I suppose I should say something about the music rather than speak in fancy generalisations all the time.  That’s what the music-press do, isn’t it?  They draw comparisons and pick out moments to illustrate their points.  Sometimes reviews feel like an exam answer, “I think this and here’s the bit that made me think it.”  I’m not sure I am equipped to do that.  My response to music is not really set on a verbal level.  It’s the same with visual art.  I am sure there are words which would reflect my reactions.  I am even sure that I know those words.  I’m just not sure which ones they are or what order they go in.

There’s certainly a fun game you can play with this album.  A sort of ‘Spot the Influences’ thing.  I can’t help do it myself.  The music is so utterly original and yet it seems to nod, now and again, to things which have gone before.  I could sense Thom Yorke, in places, Tom Waits, Mark Isham (in early Wyndham Hill days), Pink Floyd, Blue Nile, on-and-on.  I bet you could find your own, if you listened.  Come and play.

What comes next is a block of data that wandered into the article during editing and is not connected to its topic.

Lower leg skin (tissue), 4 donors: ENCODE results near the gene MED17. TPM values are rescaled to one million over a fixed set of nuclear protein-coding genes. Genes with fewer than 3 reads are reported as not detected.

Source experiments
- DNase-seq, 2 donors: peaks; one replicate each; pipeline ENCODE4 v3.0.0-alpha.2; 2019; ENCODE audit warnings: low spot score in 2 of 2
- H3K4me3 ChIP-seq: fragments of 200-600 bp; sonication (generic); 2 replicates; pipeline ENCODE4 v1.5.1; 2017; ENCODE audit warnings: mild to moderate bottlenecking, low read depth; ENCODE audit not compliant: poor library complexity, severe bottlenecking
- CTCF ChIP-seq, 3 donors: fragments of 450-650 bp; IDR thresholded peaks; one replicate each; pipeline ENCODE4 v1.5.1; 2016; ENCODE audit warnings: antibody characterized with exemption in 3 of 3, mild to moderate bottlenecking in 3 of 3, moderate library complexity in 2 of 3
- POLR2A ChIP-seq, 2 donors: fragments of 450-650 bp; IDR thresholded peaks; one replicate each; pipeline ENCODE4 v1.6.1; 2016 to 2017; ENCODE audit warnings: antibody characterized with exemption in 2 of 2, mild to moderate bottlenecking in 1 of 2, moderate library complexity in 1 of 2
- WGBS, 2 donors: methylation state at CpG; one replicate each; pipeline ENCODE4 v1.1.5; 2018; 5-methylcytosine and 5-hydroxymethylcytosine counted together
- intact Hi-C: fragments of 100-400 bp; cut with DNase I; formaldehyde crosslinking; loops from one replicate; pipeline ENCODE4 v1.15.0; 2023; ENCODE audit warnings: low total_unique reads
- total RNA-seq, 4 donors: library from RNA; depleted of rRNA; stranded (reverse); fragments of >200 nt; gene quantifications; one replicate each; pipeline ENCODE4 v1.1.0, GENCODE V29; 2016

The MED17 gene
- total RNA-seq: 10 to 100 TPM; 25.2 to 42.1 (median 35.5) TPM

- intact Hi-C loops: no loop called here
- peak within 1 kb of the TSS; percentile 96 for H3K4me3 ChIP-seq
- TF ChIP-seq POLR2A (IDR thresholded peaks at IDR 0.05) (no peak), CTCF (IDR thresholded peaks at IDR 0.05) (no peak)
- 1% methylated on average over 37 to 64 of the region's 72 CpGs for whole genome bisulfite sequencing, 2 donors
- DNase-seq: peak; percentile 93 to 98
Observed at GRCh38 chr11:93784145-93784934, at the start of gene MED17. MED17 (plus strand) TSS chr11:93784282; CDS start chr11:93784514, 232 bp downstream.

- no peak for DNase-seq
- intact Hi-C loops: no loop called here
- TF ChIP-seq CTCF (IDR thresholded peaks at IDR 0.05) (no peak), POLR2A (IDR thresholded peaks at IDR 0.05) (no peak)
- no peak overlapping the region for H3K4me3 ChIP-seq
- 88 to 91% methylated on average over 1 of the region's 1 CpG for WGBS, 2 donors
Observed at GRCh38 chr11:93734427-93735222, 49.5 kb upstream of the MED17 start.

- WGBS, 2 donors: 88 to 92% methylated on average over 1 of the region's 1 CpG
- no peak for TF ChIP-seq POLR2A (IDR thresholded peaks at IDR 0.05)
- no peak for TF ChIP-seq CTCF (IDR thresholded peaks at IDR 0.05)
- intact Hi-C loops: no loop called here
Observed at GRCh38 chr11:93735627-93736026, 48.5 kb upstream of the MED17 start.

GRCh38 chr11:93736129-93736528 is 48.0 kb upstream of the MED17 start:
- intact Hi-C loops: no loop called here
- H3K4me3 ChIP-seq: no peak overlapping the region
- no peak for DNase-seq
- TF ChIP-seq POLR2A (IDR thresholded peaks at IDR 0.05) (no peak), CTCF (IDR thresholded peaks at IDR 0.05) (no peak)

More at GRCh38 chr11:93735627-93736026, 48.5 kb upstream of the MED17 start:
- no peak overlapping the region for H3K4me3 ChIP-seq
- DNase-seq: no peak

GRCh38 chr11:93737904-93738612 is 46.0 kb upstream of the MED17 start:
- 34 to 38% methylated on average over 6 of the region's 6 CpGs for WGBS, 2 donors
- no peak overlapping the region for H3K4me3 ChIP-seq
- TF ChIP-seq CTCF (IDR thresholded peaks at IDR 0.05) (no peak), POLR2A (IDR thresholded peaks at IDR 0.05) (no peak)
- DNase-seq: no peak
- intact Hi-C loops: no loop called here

Lyrically, too, it is beautiful.  Off-beat, informed and never-ever obvious.  I know more about words than music, perhaps, and this stuff gets me in that regard too.

So may I recommend this album to you?  Can I give it five stars like most of the real music reviewers have already done? Not because I’m trying to get a sale-or-two for people I know a little about or neither because I’m trying to ingratiate myself with them.  None of the above. Just because I like this album a lot and I think you might like it too. Seek out a bit of it, on YouTube, at the bottom of this post, or streaming somewhere and see what you think.